The process shows, using the Maximum Variance (R15) dataset, how to define the appropriate number of clusters, and the agglomerative hierarchical clustering method.
The dataset contains 600 two-dimensional vectors, which form 15 separate groups. The task is to define the cardinality of the groups, and to discover them.
The result of aggregation clustering is a so-called dendrogram, which is such a tree structure the leaves of which are the points themselves, and the intermediate nodes (the clusters) result from agglomerating two points or subtrees (clusters). The method always contracts the two points (or clusters) closest to each other, thus building up the tree, which will contain all the points by the end of the process. The length of the edges in the finished dendrogram is proportional to the distance between the clusters, thus the number of edges on the appropriate level defines the ideal number of clusters. So, at the beginning of the process, each point forms a cluster on its own, while by the end of the process, all points get to be put into one single cluster.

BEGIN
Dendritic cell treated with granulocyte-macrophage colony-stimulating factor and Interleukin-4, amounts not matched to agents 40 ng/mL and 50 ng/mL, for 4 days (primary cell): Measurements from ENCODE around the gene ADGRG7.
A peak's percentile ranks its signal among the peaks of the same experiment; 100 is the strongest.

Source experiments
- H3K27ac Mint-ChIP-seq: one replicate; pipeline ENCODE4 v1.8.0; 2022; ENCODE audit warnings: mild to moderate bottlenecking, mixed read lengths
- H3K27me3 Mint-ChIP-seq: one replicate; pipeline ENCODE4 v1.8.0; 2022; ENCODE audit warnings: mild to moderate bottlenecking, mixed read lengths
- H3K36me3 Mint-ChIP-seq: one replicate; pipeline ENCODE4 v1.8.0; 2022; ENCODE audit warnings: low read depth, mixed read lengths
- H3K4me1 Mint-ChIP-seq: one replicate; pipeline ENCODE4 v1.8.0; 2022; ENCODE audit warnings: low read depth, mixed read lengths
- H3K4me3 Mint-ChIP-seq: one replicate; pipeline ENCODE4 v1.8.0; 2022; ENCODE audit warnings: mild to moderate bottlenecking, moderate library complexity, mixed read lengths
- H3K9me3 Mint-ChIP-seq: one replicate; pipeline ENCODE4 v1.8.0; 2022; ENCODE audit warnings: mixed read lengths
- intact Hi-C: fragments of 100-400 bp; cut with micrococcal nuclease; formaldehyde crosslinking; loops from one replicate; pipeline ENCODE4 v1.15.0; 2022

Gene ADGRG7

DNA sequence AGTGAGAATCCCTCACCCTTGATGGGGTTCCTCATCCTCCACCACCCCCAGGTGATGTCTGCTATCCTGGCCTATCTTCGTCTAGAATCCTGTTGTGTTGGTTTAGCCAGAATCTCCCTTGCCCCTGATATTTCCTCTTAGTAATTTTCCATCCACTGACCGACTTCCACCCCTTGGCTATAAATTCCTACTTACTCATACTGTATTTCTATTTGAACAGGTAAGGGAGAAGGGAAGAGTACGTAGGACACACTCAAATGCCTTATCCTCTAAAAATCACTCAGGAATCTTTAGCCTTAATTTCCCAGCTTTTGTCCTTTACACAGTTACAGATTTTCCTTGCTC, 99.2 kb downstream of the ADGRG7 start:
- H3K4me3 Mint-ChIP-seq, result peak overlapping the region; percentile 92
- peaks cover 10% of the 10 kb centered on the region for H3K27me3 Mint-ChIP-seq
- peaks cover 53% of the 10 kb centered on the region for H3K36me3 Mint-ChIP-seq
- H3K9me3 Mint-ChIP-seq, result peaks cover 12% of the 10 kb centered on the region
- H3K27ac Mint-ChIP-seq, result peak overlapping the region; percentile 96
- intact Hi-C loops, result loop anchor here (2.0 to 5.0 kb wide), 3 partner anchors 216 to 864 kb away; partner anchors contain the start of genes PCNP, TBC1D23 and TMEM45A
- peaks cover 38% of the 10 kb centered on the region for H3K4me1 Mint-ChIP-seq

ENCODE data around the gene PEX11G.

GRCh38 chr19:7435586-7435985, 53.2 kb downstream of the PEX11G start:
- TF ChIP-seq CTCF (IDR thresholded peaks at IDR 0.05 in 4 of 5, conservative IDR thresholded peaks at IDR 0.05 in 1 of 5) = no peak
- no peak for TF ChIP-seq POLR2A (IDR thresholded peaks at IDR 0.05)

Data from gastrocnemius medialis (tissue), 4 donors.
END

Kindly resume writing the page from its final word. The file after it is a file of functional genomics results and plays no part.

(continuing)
By using the Flatten clustering operator, the dendrogram can also be used for clustering, manually stating the number of clusters as a single parameter. The figure shows the result of this cluster analysis.
It could be seen that based on the dendrogram created, the ideal number of clusters can be defined, and then, based on this, the cluster analysis can be performed as well.